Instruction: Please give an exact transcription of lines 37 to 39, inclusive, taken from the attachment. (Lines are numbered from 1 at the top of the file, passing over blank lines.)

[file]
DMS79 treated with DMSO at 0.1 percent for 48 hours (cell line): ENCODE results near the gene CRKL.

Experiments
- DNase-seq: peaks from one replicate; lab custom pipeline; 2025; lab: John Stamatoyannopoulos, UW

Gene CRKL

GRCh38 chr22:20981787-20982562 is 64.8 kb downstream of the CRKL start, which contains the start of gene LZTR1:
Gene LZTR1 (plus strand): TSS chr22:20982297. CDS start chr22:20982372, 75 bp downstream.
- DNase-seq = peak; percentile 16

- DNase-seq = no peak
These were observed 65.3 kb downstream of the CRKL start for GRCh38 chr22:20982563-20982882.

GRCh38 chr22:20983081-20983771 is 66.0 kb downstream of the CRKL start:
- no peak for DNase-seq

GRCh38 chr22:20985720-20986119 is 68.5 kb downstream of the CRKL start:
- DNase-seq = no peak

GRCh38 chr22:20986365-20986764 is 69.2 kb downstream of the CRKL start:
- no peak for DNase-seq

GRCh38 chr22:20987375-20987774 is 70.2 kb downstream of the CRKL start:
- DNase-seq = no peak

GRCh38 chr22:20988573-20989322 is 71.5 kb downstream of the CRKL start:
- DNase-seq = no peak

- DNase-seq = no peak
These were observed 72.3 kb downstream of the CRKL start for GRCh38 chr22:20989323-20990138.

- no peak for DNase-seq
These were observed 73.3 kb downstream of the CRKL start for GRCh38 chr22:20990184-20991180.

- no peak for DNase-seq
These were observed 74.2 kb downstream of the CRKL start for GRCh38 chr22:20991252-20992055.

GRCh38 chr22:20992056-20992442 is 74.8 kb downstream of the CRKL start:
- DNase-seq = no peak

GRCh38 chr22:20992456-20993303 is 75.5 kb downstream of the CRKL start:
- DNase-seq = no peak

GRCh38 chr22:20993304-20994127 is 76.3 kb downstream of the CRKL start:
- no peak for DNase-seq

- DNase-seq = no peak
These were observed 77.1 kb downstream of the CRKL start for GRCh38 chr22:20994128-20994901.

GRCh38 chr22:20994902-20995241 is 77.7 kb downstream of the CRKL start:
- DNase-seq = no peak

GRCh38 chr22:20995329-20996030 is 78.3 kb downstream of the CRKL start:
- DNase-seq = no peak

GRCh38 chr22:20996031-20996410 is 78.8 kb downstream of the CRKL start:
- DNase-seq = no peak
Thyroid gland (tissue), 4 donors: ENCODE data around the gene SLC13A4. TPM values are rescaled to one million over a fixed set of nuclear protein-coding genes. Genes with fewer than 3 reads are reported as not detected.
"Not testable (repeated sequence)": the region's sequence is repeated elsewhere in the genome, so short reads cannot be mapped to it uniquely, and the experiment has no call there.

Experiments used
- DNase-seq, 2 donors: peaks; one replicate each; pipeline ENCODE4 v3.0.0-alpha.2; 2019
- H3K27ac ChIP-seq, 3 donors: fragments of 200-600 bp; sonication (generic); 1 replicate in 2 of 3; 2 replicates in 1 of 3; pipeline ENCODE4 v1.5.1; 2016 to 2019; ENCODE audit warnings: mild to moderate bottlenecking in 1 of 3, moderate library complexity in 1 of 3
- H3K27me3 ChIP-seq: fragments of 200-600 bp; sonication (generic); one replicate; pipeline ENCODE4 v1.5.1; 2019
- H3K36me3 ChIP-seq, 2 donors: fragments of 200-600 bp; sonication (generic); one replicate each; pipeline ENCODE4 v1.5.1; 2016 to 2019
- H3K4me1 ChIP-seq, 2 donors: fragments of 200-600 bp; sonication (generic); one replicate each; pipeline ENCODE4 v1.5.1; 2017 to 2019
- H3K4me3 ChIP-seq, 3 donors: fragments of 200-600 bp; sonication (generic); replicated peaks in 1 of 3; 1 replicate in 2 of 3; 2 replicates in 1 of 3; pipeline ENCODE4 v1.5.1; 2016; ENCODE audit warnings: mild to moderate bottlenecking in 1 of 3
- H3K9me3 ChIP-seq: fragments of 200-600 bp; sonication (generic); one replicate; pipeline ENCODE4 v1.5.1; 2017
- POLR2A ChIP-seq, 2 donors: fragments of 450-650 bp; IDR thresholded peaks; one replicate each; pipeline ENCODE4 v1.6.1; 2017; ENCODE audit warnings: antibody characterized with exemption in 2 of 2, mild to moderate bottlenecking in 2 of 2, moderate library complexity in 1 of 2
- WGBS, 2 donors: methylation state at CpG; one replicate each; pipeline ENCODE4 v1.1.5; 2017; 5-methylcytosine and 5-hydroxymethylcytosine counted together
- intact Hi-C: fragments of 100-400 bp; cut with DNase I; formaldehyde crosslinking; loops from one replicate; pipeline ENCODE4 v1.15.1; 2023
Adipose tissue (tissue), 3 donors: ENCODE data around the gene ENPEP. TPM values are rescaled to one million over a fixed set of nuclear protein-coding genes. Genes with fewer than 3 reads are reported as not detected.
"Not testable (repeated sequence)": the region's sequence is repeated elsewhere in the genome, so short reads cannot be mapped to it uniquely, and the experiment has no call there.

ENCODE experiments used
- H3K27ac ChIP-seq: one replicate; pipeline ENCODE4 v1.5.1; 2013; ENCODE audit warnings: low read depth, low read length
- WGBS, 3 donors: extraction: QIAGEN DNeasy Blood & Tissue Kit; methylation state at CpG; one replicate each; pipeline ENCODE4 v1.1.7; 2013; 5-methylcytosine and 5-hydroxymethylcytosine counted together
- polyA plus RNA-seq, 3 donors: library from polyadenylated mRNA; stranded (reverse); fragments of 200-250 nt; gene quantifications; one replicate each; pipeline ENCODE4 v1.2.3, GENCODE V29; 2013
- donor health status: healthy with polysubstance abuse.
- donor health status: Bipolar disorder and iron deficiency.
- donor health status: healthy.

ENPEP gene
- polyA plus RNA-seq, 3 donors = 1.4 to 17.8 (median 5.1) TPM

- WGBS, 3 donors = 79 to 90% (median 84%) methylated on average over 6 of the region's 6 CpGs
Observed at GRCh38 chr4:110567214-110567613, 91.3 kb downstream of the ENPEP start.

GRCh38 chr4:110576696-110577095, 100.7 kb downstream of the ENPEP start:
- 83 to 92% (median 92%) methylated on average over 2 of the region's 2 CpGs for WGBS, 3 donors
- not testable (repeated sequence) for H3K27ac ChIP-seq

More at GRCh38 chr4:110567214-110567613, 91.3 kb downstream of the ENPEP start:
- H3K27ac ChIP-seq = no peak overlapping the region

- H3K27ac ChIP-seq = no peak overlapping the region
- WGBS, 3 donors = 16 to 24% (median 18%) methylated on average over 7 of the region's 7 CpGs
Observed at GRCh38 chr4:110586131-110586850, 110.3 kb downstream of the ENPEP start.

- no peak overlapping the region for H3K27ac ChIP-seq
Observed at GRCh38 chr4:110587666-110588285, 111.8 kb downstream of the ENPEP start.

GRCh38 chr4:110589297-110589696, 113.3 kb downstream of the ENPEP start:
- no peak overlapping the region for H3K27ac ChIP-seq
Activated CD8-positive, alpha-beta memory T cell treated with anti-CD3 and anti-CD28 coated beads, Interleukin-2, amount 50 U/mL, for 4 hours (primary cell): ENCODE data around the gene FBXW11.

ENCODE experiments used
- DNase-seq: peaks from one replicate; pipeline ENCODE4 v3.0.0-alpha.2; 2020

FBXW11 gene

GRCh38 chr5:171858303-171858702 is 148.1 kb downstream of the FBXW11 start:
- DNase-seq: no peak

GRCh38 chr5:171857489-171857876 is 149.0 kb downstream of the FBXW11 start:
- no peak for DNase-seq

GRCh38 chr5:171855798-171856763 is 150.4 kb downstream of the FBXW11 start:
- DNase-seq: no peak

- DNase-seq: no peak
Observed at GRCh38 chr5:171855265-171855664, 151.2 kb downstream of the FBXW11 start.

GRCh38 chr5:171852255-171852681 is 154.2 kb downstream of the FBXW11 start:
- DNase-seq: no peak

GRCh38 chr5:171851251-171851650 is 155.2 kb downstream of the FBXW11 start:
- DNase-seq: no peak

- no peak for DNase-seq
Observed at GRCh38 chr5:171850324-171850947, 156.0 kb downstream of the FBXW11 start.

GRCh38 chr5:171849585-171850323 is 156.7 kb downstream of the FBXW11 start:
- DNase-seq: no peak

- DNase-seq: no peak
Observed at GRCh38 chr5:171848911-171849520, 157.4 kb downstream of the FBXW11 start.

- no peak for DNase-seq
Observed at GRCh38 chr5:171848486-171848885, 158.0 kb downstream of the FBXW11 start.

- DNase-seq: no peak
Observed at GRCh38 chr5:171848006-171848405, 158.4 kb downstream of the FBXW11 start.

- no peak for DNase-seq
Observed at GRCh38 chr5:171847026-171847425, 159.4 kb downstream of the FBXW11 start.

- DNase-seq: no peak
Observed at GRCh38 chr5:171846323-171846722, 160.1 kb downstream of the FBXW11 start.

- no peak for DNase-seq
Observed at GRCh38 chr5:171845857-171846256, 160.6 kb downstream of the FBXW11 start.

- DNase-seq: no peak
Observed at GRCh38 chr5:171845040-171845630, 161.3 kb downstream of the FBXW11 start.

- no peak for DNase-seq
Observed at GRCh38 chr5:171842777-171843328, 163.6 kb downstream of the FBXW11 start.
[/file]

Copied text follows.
- DNase-seq = no peak

GRCh38 chr22:20996031-20996410 is 78.8 kb downstream of the CRKL start:
- DNase-seq = no peak